For indispensable reporting on the coronavirus crisis, the election, and more, subscribe to the Mother Jones Daily newsletter.


Ezra Klein spots a trend:

My colleague Binyamin Appelbaum noticed something interesting yesterday: Robin Hood movies are tied to recessions. We’re talking here about the adult Robin Hood movies. So set aside “Men in Tights” and the Disney cartoon. Instead, look at first major Robin Hood film, “The Adventures of Robin Hood”. Release date? 1938. Similarly, “Prince of Thieves” came out in 1991, another recessionary year. And I ran a quick Google search: Sure enough, there’s another Robin Hood movie slated for May of 2010.

1938 marked the first major Robin Hood film?  Please.  I claim a point of personal privilege.  My father’s name was Dale Douglas Drum.  His first name was based on the character Allan-a-Dale and his middle name was taken from the actor Douglas Fairbanks.  Why?  Because shortly before he was born my grandparents had seen the 1922 version of Robin Hood starring Fairbanks and the names were fresh in their heads.  It was quite famous in its day.  But was there a recession in 1922?

Decide for yourself.  NBER says there was an 18-month recession from January 1920 to July 1921 and a 14-month recession from May 1923 to July 1924.  So it was a generally contractionary period.  But 1922 itself?  Recession free!  I claim a foul.

In related news, my father was born in 1926, which just goes to show how long it took movies to make their way into smaller cities back then.  The good citizens of Portland get better treatment from Hollywood these days.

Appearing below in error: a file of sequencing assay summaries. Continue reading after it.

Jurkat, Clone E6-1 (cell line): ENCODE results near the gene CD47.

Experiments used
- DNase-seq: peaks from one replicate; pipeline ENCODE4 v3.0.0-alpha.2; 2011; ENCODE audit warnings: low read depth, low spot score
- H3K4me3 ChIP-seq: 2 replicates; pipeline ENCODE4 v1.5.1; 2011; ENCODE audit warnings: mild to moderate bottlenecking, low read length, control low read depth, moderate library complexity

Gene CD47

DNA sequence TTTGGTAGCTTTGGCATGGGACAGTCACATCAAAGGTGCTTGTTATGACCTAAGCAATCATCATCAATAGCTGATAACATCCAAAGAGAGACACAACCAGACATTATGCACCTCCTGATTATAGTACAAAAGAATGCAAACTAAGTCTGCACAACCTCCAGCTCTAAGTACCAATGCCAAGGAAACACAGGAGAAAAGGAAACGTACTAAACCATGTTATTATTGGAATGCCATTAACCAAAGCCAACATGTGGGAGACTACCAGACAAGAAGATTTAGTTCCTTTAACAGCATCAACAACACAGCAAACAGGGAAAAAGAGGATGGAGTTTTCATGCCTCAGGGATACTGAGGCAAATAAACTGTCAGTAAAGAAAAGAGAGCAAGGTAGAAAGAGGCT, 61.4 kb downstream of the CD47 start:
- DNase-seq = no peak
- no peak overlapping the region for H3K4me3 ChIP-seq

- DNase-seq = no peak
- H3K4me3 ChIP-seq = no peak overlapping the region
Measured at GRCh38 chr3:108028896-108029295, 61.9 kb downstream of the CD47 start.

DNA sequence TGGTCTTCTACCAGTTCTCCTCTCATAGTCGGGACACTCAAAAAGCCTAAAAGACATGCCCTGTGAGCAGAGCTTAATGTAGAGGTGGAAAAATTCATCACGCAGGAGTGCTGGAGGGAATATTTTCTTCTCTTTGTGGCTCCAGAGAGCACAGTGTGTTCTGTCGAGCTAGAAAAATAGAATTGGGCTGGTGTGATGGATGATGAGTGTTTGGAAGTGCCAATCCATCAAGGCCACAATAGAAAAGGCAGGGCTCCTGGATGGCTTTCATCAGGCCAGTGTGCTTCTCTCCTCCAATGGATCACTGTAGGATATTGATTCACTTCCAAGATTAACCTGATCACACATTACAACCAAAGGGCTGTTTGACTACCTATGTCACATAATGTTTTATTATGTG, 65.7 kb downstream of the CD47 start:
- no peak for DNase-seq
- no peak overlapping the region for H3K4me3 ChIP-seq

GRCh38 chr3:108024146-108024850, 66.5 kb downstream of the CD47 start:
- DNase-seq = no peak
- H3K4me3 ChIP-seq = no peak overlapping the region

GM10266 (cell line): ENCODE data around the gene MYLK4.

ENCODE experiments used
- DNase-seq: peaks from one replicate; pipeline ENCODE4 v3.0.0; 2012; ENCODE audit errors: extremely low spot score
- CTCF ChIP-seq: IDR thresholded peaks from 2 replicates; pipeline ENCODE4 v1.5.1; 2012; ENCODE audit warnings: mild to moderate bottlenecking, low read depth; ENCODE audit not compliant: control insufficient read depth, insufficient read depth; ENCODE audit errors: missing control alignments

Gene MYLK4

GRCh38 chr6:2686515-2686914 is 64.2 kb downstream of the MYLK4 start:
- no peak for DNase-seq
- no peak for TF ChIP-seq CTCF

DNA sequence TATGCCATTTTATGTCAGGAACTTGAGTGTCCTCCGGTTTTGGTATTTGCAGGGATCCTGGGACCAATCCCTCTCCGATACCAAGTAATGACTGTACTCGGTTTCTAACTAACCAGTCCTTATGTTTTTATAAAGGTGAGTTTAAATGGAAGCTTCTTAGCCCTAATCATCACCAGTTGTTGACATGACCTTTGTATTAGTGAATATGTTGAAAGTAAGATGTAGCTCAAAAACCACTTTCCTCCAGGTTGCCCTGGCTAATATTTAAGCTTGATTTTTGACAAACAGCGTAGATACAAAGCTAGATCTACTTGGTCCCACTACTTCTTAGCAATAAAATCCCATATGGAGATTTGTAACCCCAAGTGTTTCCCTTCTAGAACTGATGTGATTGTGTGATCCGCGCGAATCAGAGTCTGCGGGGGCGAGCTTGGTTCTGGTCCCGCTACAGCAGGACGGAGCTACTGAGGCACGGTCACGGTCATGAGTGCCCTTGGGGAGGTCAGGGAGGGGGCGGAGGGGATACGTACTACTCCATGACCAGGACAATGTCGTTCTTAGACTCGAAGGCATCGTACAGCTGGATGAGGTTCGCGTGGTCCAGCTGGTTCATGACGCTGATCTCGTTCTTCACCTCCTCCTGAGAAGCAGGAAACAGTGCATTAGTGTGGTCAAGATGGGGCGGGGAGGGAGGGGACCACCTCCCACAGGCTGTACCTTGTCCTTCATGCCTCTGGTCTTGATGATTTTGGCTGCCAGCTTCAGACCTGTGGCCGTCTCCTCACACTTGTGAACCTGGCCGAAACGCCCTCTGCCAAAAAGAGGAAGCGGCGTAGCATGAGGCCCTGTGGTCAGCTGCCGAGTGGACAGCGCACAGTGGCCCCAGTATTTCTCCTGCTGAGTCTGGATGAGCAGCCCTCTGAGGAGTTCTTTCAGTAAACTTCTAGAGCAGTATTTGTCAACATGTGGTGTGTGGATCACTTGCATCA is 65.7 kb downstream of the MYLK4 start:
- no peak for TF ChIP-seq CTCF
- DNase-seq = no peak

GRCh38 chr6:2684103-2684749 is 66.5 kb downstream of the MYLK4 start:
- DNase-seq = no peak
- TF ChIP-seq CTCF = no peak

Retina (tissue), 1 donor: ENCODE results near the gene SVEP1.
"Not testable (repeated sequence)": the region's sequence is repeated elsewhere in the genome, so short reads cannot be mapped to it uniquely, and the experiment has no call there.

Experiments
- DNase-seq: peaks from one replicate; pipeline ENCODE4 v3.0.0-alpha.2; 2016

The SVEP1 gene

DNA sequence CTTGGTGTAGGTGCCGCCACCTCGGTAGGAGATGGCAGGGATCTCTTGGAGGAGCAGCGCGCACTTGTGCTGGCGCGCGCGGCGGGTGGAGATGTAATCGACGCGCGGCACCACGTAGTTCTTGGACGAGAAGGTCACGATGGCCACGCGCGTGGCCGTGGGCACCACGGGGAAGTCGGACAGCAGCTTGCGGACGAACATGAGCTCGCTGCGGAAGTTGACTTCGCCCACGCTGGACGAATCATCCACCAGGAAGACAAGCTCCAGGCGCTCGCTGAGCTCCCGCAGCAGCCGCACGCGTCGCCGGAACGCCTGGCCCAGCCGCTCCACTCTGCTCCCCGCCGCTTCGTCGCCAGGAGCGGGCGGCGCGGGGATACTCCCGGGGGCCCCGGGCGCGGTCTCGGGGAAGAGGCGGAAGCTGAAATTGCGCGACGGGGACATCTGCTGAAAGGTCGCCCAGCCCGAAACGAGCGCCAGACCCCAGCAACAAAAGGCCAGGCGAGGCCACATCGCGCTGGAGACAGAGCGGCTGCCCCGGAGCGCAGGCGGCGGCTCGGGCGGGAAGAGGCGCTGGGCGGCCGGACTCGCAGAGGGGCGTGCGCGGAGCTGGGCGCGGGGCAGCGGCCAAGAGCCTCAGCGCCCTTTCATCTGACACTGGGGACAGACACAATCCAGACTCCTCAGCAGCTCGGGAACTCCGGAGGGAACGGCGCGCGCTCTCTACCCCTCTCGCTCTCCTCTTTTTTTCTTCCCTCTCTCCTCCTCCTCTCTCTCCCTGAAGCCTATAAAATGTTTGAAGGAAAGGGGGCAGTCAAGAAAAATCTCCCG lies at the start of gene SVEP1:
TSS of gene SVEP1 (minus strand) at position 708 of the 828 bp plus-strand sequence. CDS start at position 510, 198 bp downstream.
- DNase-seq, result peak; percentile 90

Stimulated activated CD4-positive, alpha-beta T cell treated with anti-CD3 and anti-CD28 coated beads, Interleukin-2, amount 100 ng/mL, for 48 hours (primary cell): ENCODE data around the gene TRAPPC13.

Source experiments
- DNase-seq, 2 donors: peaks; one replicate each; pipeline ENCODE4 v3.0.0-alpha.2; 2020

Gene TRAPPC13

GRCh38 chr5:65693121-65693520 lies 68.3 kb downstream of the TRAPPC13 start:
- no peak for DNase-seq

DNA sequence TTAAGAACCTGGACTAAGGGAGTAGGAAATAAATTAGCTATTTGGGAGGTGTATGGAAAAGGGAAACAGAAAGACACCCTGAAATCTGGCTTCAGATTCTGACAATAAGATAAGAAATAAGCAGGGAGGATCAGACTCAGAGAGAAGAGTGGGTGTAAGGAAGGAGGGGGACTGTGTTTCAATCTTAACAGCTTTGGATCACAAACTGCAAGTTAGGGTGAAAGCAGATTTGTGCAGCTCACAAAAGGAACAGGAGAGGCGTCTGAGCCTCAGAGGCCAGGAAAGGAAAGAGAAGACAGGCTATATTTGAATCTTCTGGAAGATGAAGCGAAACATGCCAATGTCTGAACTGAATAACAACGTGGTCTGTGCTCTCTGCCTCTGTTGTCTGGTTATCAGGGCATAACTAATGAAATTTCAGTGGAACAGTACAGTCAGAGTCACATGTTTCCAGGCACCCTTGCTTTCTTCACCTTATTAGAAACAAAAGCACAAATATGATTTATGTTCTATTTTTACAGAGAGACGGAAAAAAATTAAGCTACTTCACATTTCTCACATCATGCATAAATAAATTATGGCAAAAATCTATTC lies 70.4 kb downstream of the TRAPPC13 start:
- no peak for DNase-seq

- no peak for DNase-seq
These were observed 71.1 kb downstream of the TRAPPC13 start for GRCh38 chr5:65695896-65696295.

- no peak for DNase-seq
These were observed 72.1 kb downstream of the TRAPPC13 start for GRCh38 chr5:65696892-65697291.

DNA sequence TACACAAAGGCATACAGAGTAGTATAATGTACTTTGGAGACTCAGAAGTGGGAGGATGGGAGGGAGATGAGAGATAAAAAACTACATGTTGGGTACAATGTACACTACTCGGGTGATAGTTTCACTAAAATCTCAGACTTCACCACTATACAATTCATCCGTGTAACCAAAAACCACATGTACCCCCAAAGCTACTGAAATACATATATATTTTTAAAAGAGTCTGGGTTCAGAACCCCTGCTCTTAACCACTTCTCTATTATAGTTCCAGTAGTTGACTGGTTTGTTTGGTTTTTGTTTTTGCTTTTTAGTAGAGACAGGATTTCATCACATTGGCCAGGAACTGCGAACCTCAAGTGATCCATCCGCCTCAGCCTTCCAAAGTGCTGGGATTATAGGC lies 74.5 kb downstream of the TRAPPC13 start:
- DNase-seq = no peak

Dear Reader,

This feels like the most important fundraising drive since I've been CEO of Mother Jones, with staggeringly high stakes and so much uncertainty. In "News Is Just Like Waste Management," I try to unpack the reality we all face and how we can rise to the challenge. If you're able to, this is a critical moment to support Mother Jones’ nonprofit journalism: We need to raise $400,000 to help cover the vital reporting projects we have planned, and right now is no time to pull back.

Monika Bauerlein, CEO, Mother Jones

Dear Reader,

This feels like the most important fundraising drive since I've been CEO of Mother Jones, with staggeringly high stakes and so much uncertainty. In "News Is Just Like Waste Management," I try to unpack the reality we all face and how we can rise to the challenge. If you're able to, this is a critical moment to support Mother Jones’ nonprofit journalism: We need to raise $400,000 to help cover the vital reporting projects we have planned, and right now is no time to pull back.

Monika Bauerlein, CEO, Mother Jones

We Recommend

Latest

Sign up for our free newsletter

Subscribe to the Mother Jones Daily to have our top stories delivered directly to your inbox.

Get our award-winning magazine

Save big on a full year of investigations, ideas, and insights.

Subscribe

Support our journalism

Help Mother Jones' reporters dig deep with a tax-deductible donation.

Donate